To send content items to your account,
please confirm that you agree to abide by our usage policies.
If this is the first time you use this feature, you will be asked to authorise Cambridge Core to connect with your account.
Find out more about sending content to .
To send content items to your Kindle, first ensure email@example.com
is added to your Approved Personal Document E-mail List under your Personal Document Settings
on the Manage Your Content and Devices page of your Amazon account. Then enter the ‘name’ part
of your Kindle email address below.
Find out more about sending to your Kindle.
Note you can select to send to either the @free.kindle.com or @kindle.com variations.
‘@free.kindle.com’ emails are free but can only be sent to your device when it is connected to wi-fi.
‘@kindle.com’ emails can be delivered even when you are not connected to wi-fi, but note that service fees apply.
To describe the characteristics of people in Central and Eastern Sydney (CES), NSW, who had a General Practice Management Plan (GPMP) and claimed for at least one private allied health service item; and to examine if allied health service use results in less hospitalisations over a five-year period.
The number of people living with chronic health conditions is increasing in Australia. The Chronic Disease Management programme was introduced to the Medicare Benefits Schedule (MBS) to provide a more structured approach to managing patients with chronic conditions and complex care needs. The programme supports general practitioners claiming up to one GPMP and one Team Care Arrangement every year, and the patient additionally claiming for up to five private allied health services visits.
A prospective longitudinal study was conducted. The sample consisted of 5771 participants in CES who had a GPMP within a two-year health service utilisation baseline period (2007–2009). The analysis used the 45 and Up Study questionnaire data linked to the MBS, hospitalisation, death and emergency department data for the period 2006–2014.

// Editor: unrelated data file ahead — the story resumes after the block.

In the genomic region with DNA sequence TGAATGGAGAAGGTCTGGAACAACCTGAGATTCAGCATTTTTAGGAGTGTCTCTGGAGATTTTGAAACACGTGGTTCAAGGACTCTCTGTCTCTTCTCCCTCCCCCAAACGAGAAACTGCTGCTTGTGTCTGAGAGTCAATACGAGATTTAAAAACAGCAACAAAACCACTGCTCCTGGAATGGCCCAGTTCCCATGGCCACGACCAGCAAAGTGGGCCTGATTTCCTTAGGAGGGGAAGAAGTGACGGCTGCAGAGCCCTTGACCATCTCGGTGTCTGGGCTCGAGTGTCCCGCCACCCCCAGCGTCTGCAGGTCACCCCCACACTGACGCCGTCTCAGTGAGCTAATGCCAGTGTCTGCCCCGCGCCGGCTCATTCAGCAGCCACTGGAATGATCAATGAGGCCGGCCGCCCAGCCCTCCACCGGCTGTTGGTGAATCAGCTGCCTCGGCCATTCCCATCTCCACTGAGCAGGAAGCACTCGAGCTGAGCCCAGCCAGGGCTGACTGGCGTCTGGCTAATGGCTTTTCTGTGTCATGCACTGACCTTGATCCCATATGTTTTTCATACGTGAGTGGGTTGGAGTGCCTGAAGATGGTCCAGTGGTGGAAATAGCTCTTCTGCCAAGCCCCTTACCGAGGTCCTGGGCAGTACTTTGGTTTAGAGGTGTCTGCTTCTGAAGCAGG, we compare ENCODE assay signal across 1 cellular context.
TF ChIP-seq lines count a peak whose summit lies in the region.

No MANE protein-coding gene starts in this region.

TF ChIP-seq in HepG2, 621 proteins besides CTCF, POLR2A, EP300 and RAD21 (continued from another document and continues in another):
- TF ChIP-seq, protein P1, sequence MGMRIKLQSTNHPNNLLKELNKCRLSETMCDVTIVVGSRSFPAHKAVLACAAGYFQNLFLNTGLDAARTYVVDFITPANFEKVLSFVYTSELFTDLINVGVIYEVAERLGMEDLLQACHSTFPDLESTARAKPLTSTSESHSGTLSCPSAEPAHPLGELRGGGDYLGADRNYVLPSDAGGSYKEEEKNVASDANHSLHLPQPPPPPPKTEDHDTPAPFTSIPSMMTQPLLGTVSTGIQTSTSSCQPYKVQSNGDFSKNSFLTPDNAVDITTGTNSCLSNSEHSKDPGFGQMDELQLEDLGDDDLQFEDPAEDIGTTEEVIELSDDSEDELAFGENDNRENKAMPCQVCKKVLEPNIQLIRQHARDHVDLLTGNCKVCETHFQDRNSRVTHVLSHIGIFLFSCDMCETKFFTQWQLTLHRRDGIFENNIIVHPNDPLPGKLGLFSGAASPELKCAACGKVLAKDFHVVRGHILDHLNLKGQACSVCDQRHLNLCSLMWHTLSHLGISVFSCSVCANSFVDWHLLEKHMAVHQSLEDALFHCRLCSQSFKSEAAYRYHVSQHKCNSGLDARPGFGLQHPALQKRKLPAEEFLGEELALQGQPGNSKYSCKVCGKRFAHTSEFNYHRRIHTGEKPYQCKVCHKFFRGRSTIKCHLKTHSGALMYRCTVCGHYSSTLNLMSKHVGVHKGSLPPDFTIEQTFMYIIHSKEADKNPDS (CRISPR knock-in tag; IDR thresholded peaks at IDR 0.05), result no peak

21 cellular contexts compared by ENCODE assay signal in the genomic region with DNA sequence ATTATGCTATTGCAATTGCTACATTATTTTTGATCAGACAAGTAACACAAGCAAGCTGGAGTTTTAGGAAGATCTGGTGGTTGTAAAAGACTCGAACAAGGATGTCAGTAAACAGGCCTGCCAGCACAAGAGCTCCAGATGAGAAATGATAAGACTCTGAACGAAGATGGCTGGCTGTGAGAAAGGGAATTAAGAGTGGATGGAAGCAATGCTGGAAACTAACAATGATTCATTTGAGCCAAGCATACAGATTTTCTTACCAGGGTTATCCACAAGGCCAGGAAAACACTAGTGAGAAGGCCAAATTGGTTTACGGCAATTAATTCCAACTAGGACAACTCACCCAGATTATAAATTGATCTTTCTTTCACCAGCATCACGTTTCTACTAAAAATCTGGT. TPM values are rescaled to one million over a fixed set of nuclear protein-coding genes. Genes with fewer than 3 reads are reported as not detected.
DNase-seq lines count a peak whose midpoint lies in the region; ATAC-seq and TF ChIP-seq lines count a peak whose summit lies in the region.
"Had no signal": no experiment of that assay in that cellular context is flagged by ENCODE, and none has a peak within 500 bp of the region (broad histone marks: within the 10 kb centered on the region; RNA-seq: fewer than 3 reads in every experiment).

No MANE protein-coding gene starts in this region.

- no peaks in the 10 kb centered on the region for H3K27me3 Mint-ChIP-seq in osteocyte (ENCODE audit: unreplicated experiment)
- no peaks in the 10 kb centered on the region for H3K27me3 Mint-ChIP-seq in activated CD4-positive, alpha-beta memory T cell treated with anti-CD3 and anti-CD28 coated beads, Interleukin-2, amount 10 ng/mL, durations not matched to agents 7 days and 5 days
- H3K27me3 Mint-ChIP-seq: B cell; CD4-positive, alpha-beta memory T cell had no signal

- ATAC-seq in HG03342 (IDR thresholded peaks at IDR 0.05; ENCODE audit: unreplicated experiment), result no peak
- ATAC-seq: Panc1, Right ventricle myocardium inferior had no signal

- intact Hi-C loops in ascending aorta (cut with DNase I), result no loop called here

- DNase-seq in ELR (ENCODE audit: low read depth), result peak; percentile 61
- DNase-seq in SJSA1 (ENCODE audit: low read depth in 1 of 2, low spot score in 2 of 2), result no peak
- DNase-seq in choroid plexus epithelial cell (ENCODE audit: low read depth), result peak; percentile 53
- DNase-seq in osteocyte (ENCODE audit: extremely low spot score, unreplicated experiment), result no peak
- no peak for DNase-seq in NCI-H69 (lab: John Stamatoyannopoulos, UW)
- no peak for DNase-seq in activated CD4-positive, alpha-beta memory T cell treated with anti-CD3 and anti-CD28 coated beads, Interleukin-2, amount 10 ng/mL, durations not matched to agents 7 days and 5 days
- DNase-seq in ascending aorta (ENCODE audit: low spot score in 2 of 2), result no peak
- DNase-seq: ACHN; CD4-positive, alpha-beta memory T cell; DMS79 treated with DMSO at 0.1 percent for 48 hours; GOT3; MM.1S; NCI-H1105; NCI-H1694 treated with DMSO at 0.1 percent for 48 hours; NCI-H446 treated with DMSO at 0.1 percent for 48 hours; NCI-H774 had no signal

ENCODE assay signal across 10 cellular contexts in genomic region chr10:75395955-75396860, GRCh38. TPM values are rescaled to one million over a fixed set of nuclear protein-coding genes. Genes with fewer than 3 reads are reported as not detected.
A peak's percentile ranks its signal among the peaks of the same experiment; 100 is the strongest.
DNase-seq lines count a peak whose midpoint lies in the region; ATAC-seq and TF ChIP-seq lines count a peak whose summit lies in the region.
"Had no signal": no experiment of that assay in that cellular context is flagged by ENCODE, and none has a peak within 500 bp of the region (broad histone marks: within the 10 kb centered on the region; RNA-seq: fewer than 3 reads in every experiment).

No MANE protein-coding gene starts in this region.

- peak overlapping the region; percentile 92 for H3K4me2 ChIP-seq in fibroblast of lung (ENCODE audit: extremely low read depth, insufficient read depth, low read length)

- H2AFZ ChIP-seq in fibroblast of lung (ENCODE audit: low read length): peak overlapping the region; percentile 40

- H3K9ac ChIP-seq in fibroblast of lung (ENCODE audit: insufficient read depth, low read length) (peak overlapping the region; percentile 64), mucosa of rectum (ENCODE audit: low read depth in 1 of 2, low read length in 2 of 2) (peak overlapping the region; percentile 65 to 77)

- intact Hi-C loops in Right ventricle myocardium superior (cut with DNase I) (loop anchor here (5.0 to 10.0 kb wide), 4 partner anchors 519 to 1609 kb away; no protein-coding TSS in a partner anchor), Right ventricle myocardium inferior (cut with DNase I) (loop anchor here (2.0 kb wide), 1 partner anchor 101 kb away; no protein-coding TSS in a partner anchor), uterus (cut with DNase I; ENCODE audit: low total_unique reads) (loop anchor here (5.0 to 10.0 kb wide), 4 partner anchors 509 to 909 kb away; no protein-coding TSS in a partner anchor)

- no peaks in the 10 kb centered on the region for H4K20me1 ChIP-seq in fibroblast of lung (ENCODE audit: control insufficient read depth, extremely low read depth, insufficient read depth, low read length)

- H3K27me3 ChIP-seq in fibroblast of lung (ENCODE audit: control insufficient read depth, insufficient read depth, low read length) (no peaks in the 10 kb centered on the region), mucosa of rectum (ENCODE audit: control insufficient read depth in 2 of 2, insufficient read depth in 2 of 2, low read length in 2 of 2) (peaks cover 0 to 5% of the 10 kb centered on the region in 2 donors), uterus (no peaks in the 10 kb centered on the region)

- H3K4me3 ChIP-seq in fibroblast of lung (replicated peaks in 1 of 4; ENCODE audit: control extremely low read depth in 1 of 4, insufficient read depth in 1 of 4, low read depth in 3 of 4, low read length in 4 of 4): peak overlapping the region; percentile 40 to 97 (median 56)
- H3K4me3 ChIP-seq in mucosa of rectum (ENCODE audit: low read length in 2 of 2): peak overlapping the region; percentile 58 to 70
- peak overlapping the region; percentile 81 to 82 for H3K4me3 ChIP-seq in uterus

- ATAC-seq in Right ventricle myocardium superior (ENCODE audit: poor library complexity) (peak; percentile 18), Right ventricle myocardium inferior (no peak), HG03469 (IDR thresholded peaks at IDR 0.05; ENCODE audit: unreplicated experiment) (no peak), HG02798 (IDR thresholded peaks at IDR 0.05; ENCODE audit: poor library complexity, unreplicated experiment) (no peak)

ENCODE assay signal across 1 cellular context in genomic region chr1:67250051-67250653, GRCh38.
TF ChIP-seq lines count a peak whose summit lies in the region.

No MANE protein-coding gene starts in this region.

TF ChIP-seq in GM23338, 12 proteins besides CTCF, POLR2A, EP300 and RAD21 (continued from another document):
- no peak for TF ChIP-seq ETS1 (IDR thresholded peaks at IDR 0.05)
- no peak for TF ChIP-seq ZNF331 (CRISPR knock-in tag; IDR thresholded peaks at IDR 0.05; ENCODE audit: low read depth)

Of the eligible participants, 43% (2460) had at least one allied health service item claim in the subsequent 12 months. Allied health services were reported as physiotherapy, podiatry and other allied health services. The highest rates of allied health service use were among participants aged 85 years and over (49%). After controlling for confounding factors, a significant difference was found between having claimed for five or more physiotherapy services and emergency admissions (HR: 0.83; 95% CI: 0.72–0.95) and potentially preventable hospitalisations (HR: 0.79; 95% CI: 0.64–0.96) in the subsequent five years. Use of allied health service items was well targeted towards those with chronic and complex care needs, and use of physiotherapy services was associated with less avoidable hospitalisations.
Email your librarian or administrator to recommend adding this to your organisation's collection.